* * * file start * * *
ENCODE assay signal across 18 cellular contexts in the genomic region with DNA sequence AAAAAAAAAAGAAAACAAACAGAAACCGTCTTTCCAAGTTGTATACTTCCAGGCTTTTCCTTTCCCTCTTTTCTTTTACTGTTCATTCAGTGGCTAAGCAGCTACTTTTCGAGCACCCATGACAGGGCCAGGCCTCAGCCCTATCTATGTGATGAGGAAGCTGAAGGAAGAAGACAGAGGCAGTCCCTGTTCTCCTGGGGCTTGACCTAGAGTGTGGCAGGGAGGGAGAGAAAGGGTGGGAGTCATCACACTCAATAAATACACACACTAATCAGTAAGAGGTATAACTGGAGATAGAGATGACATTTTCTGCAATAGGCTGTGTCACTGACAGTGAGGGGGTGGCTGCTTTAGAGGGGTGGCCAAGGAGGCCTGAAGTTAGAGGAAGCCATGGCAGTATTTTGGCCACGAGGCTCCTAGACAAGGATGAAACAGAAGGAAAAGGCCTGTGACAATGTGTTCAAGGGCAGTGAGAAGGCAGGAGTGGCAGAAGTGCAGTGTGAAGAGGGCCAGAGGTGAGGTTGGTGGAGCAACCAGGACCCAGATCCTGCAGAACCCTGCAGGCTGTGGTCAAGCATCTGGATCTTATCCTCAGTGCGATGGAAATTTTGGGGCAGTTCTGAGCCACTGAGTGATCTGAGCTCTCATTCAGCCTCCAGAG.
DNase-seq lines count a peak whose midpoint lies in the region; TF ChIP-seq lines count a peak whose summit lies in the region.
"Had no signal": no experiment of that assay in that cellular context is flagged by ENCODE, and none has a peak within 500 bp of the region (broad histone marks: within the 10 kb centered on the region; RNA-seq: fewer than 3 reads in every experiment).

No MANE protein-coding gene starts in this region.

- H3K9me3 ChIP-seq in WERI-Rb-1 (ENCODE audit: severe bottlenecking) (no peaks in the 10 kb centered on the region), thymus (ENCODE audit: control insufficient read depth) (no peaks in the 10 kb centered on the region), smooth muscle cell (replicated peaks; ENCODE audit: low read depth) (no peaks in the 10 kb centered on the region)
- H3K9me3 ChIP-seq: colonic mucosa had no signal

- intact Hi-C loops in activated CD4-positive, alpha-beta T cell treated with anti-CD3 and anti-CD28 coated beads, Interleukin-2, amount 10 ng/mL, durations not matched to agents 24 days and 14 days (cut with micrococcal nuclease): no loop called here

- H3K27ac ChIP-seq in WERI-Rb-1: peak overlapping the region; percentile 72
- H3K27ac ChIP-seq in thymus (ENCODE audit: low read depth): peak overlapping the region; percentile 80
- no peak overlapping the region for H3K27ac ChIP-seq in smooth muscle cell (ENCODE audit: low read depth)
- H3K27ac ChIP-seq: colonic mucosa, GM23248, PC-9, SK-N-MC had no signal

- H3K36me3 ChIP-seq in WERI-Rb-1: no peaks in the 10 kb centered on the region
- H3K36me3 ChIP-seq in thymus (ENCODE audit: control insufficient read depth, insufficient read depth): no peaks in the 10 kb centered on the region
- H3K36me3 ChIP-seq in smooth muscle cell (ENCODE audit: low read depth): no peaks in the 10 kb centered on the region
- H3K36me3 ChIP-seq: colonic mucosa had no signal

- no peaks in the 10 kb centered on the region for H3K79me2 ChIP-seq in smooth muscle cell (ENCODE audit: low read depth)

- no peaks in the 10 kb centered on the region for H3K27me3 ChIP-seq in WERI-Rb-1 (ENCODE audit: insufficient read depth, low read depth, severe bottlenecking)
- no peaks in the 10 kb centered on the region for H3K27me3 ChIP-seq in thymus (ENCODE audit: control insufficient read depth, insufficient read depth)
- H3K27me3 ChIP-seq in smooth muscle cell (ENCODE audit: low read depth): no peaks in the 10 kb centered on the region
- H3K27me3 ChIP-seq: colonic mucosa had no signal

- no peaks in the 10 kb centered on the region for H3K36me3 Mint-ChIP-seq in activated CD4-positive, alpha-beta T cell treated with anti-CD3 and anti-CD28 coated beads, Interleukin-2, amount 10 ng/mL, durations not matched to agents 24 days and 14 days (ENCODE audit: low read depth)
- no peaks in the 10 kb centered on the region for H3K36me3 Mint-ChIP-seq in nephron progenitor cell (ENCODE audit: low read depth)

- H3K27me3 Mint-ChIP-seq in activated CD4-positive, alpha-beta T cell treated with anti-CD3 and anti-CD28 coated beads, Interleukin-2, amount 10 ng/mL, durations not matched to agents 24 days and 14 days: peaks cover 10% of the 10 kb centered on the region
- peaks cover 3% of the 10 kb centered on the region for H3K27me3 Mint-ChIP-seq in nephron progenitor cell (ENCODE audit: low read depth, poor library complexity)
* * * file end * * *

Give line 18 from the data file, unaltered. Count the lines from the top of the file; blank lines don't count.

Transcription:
- no peaks in the 10 kb centered on the region for H3K27me3 ChIP-seq in thymus (ENCODE audit: control insufficient read depth, insufficient read depth)